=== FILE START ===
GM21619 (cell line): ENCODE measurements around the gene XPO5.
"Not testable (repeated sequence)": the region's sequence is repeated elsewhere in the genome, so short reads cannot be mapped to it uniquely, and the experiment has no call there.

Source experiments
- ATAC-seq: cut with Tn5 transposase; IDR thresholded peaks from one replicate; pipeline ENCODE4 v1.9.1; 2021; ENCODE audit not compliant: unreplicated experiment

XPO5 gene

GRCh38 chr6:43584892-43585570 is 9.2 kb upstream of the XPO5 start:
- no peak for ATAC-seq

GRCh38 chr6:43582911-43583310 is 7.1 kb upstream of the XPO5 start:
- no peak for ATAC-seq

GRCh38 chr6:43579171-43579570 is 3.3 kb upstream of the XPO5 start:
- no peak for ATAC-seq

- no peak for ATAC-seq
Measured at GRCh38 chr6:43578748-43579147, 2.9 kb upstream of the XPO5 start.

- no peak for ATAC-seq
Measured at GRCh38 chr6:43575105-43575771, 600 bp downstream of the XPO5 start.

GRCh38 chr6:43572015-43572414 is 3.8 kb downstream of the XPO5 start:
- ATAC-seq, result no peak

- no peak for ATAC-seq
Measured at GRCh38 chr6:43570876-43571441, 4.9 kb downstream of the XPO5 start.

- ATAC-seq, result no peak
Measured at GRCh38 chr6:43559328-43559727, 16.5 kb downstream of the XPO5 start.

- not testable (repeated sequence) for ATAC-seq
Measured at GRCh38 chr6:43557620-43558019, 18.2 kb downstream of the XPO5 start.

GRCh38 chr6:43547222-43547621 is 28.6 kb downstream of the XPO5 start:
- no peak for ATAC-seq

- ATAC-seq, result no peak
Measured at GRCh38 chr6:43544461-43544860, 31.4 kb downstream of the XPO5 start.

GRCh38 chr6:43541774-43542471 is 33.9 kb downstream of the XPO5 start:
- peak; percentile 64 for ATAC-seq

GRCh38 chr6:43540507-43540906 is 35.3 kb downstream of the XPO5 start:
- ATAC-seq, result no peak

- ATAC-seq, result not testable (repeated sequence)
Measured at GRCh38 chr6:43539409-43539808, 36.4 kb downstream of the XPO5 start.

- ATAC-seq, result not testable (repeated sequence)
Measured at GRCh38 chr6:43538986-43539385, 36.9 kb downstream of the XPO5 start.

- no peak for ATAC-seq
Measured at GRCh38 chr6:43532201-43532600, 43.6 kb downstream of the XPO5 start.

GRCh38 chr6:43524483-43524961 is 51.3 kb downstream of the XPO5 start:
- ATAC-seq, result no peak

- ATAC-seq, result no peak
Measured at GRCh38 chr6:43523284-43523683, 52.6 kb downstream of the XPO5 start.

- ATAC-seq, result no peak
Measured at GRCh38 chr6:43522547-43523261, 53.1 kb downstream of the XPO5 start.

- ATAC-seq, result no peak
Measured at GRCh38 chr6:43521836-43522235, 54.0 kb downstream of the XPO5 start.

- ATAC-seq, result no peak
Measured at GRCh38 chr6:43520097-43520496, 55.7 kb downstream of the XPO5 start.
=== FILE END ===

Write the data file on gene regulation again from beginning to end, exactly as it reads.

GM21619 (cell line): ENCODE measurements around the gene XPO5.
"Not testable (repeated sequence)": the region's sequence is repeated elsewhere in the genome, so short reads cannot be mapped to it uniquely, and the experiment has no call there.

Source experiments
- ATAC-seq: cut with Tn5 transposase; IDR thresholded peaks from one replicate; pipeline ENCODE4 v1.9.1; 2021; ENCODE audit not compliant: unreplicated experiment

XPO5 gene

GRCh38 chr6:43584892-43585570 is 9.2 kb upstream of the XPO5 start:
- no peak for ATAC-seq

GRCh38 chr6:43582911-43583310 is 7.1 kb upstream of the XPO5 start:
- no peak for ATAC-seq

GRCh38 chr6:43579171-43579570 is 3.3 kb upstream of the XPO5 start:
- no peak for ATAC-seq

- no peak for ATAC-seq
Measured at GRCh38 chr6:43578748-43579147, 2.9 kb upstream of the XPO5 start.

- no peak for ATAC-seq
Measured at GRCh38 chr6:43575105-43575771, 600 bp downstream of the XPO5 start.

GRCh38 chr6:43572015-43572414 is 3.8 kb downstream of the XPO5 start:
- ATAC-seq, result no peak

- no peak for ATAC-seq
Measured at GRCh38 chr6:43570876-43571441, 4.9 kb downstream of the XPO5 start.

- ATAC-seq, result no peak
Measured at GRCh38 chr6:43559328-43559727, 16.5 kb downstream of the XPO5 start.

- not testable (repeated sequence) for ATAC-seq
Measured at GRCh38 chr6:43557620-43558019, 18.2 kb downstream of the XPO5 start.

GRCh38 chr6:43547222-43547621 is 28.6 kb downstream of the XPO5 start:
- no peak for ATAC-seq

- ATAC-seq, result no peak
Measured at GRCh38 chr6:43544461-43544860, 31.4 kb downstream of the XPO5 start.

GRCh38 chr6:43541774-43542471 is 33.9 kb downstream of the XPO5 start:
- peak; percentile 64 for ATAC-seq

GRCh38 chr6:43540507-43540906 is 35.3 kb downstream of the XPO5 start:
- ATAC-seq, result no peak

- ATAC-seq, result not testable (repeated sequence)
Measured at GRCh38 chr6:43539409-43539808, 36.4 kb downstream of the XPO5 start.

- ATAC-seq, result not testable (repeated sequence)
Measured at GRCh38 chr6:43538986-43539385, 36.9 kb downstream of the XPO5 start.

- no peak for ATAC-seq
Measured at GRCh38 chr6:43532201-43532600, 43.6 kb downstream of the XPO5 start.

GRCh38 chr6:43524483-43524961 is 51.3 kb downstream of the XPO5 start:
- ATAC-seq, result no peak

- ATAC-seq, result no peak
Measured at GRCh38 chr6:43523284-43523683, 52.6 kb downstream of the XPO5 start.

- ATAC-seq, result no peak
Measured at GRCh38 chr6:43522547-43523261, 53.1 kb downstream of the XPO5 start.

- ATAC-seq, result no peak
Measured at GRCh38 chr6:43521836-43522235, 54.0 kb downstream of the XPO5 start.

- ATAC-seq, result no peak
Measured at GRCh38 chr6:43520097-43520496, 55.7 kb downstream of the XPO5 start.